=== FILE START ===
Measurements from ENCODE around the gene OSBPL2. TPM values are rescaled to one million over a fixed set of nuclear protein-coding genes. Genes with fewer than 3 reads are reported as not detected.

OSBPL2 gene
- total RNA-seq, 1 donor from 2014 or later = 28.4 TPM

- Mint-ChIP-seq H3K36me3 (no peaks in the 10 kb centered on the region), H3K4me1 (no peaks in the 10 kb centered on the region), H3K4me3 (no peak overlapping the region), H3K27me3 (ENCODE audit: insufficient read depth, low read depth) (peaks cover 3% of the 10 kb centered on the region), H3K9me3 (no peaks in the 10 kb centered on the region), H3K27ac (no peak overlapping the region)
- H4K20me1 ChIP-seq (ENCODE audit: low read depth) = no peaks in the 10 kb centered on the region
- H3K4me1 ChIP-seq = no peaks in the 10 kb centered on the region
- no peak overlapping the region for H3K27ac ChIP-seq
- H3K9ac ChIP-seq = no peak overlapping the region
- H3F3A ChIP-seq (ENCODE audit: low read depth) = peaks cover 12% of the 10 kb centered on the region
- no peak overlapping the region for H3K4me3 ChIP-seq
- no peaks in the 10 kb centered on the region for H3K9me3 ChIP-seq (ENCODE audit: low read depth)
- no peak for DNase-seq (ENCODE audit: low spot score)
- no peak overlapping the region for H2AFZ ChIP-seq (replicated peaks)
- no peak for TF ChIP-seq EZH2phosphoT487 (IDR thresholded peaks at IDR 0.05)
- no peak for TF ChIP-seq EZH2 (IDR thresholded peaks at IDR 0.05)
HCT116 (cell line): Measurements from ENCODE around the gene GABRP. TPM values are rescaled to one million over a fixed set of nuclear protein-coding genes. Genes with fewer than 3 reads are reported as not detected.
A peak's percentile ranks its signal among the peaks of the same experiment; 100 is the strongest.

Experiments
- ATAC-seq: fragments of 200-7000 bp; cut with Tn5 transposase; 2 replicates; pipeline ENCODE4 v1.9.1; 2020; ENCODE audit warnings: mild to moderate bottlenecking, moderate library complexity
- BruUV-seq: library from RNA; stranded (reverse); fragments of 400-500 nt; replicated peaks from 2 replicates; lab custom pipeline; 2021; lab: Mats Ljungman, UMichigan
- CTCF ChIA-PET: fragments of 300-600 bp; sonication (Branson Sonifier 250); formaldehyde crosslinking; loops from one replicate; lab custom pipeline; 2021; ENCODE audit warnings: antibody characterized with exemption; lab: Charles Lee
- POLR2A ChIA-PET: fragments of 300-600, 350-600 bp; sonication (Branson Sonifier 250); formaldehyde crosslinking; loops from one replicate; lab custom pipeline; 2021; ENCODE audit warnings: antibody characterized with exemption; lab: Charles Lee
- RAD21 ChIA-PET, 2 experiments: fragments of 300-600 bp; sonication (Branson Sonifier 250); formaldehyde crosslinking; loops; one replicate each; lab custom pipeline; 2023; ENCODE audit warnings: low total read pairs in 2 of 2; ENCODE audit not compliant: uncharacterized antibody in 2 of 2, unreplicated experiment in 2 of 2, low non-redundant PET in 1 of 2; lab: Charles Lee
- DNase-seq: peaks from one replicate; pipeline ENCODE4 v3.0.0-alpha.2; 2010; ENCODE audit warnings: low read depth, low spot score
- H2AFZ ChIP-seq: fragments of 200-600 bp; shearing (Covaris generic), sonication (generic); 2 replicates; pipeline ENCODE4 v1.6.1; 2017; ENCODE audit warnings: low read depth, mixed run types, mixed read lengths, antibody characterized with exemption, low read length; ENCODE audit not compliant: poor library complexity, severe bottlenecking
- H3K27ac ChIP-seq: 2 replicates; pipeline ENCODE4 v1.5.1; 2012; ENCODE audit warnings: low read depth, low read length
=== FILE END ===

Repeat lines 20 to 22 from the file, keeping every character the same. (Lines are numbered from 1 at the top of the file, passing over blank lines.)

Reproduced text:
- BruUV-seq: library from RNA; stranded (reverse); fragments of 400-500 nt; replicated peaks from 2 replicates; lab custom pipeline; 2021; lab: Mats Ljungman, UMichigan
- CTCF ChIA-PET: fragments of 300-600 bp; sonication (Branson Sonifier 250); formaldehyde crosslinking; loops from one replicate; lab custom pipeline; 2021; ENCODE audit warnings: antibody characterized with exemption; lab: Charles Lee
- POLR2A ChIA-PET: fragments of 300-600, 350-600 bp; sonication (Branson Sonifier 250); formaldehyde crosslinking; loops from one replicate; lab custom pipeline; 2021; ENCODE audit warnings: antibody characterized with exemption; lab: Charles Lee